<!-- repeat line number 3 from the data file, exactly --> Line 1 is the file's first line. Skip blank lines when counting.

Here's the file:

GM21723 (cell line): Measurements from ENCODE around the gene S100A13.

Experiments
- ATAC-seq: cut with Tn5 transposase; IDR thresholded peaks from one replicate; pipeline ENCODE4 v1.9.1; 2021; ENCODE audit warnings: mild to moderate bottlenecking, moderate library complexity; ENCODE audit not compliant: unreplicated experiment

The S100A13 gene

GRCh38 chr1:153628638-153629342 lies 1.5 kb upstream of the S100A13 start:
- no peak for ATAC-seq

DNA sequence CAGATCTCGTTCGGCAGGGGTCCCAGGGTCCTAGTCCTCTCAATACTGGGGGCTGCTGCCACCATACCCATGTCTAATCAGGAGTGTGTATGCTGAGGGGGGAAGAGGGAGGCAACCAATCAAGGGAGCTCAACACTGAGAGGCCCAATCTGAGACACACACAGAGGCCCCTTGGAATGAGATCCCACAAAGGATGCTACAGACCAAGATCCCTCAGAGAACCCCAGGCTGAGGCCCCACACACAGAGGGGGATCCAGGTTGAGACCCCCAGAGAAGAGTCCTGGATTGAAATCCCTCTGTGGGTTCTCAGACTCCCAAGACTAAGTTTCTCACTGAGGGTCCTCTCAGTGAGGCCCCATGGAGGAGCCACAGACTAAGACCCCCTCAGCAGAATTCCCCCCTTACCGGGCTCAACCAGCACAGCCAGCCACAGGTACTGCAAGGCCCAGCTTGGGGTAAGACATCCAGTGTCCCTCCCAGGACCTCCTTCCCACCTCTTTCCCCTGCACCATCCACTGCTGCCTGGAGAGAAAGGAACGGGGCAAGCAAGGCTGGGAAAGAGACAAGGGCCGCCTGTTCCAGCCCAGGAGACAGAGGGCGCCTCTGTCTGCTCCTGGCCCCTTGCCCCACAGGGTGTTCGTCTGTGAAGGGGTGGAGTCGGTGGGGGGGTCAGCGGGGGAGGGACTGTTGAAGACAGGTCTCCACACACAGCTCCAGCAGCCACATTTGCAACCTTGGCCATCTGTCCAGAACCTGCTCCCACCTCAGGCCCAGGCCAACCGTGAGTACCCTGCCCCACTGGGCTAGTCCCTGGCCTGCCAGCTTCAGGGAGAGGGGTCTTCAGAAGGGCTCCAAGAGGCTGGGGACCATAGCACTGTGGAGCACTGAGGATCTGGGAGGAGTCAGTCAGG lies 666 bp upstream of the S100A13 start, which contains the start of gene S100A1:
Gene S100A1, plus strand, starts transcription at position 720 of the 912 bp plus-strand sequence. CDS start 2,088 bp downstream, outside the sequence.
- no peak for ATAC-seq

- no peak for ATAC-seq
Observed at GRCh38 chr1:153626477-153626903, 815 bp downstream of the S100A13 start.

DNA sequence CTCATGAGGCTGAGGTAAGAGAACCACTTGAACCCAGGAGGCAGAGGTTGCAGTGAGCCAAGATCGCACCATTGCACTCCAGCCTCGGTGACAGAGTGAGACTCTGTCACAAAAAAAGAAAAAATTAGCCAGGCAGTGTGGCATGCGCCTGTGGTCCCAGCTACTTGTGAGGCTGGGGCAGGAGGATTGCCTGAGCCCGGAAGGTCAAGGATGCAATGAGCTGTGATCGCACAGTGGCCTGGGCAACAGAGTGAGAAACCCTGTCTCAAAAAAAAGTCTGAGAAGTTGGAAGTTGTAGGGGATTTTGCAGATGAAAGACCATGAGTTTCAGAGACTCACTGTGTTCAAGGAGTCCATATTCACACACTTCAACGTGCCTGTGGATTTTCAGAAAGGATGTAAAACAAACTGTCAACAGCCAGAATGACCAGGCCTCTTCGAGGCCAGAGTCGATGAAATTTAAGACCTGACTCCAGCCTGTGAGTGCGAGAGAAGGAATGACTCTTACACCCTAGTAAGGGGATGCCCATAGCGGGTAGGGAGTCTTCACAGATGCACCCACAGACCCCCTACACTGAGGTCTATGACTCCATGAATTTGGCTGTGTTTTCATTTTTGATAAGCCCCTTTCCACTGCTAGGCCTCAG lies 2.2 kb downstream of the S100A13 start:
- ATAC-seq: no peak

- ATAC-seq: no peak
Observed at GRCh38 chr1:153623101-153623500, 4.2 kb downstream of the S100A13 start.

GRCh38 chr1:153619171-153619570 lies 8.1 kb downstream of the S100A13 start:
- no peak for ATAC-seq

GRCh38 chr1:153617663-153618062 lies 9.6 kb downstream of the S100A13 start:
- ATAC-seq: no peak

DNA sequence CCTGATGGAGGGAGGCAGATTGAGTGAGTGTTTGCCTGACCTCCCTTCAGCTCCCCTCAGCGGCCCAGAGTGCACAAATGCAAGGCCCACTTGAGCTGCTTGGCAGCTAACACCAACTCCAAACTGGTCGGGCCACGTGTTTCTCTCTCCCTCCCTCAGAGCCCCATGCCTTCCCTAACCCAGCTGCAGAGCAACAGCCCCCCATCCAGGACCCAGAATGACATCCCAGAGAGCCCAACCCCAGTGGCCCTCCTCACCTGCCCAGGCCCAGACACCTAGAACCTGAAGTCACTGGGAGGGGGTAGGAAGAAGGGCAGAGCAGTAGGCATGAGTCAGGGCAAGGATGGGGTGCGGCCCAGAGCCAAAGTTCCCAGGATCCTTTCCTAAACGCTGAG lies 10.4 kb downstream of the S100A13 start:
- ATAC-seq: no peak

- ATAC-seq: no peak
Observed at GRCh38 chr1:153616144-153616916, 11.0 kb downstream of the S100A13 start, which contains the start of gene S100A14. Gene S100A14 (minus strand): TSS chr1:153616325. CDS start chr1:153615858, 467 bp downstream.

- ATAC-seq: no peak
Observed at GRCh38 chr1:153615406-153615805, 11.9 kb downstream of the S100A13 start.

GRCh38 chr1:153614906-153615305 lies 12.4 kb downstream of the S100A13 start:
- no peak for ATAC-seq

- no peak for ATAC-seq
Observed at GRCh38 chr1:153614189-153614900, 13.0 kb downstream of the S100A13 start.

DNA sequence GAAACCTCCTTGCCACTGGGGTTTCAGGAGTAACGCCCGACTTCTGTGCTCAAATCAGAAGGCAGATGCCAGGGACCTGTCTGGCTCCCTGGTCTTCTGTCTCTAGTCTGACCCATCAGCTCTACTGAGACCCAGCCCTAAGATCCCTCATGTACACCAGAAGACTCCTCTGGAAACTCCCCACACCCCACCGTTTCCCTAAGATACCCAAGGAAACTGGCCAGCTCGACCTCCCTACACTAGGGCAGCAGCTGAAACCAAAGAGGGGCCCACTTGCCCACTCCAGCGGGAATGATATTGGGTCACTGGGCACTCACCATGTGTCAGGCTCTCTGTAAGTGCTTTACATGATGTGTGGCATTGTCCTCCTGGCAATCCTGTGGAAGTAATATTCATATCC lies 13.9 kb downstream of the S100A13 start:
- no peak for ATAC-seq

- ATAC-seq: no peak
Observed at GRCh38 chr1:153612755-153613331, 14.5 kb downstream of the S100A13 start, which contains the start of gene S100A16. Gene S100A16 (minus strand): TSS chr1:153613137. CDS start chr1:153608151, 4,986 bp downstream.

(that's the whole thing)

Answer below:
- ATAC-seq: cut with Tn5 transposase; IDR thresholded peaks from one replicate; pipeline ENCODE4 v1.9.1; 2021; ENCODE audit warnings: mild to moderate bottlenecking, moderate library complexity; ENCODE audit not compliant: unreplicated experiment